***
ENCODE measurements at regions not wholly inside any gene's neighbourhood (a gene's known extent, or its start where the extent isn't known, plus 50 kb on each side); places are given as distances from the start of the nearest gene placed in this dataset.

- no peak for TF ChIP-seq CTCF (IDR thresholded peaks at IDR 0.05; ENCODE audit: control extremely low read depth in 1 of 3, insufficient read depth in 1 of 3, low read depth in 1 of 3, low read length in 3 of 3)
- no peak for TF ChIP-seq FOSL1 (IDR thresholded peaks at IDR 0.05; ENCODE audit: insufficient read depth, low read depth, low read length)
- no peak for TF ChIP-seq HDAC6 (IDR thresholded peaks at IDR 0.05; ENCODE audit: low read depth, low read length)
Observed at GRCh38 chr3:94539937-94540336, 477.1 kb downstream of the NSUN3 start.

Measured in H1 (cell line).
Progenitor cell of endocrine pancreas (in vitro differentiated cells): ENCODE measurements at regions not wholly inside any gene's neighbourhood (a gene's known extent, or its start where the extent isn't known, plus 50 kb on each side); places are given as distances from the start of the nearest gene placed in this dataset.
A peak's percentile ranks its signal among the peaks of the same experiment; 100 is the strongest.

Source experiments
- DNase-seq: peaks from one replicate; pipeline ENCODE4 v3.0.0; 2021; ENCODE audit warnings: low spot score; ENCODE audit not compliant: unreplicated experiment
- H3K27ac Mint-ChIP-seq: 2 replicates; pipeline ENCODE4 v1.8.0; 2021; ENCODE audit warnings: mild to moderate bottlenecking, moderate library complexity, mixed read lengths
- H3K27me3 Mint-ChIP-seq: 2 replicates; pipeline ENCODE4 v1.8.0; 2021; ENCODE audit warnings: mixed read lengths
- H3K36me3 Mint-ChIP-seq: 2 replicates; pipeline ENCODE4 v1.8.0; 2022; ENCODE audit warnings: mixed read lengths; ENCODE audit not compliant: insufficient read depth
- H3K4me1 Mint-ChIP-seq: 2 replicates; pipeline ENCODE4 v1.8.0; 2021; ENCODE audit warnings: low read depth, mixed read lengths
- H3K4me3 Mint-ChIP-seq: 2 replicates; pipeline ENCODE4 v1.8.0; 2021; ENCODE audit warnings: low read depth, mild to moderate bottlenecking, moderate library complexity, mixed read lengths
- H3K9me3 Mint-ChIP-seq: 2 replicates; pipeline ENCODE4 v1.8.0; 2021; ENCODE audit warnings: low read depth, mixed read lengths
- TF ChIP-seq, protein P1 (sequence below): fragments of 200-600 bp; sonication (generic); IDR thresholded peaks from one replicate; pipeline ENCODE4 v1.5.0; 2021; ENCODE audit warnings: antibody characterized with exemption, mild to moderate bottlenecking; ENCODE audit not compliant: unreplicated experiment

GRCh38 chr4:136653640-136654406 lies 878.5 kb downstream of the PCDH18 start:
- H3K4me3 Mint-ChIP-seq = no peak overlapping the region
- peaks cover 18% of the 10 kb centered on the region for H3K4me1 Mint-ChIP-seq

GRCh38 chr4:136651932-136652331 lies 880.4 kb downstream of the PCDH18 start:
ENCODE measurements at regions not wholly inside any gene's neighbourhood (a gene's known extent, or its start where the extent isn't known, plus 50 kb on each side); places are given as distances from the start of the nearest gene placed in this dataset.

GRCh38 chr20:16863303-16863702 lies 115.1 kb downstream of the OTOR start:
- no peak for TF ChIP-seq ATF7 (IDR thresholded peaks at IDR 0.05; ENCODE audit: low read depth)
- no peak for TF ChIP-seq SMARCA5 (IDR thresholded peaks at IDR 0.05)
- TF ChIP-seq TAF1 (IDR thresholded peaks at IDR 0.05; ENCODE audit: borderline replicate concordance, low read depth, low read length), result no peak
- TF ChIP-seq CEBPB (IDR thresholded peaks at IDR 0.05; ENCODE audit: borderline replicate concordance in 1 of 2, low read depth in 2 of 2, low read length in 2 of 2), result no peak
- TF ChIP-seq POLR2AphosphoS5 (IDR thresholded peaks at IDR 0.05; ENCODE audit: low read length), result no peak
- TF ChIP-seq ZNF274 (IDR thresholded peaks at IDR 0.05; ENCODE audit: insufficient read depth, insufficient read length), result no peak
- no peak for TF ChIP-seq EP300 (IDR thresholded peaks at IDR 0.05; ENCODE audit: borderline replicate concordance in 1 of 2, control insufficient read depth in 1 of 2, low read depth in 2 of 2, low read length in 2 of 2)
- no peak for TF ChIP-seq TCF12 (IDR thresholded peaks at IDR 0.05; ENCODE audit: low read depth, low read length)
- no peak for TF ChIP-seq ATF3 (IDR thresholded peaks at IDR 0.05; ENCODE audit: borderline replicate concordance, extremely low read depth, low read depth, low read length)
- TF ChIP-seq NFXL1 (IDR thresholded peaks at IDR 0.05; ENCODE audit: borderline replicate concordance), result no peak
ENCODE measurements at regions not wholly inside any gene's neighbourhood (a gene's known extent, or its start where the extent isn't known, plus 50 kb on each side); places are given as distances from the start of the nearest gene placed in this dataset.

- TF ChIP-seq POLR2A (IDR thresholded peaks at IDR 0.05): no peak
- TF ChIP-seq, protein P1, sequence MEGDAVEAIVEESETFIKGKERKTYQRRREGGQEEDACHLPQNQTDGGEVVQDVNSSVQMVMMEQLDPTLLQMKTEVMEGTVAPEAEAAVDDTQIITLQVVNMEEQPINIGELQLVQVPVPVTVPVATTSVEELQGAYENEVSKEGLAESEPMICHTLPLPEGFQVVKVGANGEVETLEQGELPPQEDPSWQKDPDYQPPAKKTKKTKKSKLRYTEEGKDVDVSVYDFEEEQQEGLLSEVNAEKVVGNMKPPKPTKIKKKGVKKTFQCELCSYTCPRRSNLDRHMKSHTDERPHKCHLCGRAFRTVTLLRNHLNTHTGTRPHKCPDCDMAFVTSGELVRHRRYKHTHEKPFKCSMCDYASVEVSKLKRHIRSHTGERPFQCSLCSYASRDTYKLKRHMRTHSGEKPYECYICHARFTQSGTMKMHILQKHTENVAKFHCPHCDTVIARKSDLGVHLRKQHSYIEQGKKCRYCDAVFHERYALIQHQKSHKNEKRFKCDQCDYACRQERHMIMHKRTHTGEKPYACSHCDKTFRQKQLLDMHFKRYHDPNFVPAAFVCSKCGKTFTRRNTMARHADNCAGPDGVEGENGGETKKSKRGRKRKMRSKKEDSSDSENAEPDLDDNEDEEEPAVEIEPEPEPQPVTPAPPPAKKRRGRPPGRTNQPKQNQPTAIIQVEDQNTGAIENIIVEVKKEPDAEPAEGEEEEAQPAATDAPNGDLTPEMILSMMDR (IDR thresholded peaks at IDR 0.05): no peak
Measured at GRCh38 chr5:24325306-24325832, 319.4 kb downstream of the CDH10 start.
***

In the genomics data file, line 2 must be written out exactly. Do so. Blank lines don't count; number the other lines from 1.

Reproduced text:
- no peak for TF ChIP-seq CTCF (IDR thresholded peaks at IDR 0.05; ENCODE audit: control extremely low read depth in 1 of 3, insufficient read depth in 1 of 3, low read depth in 1 of 3, low read length in 3 of 3)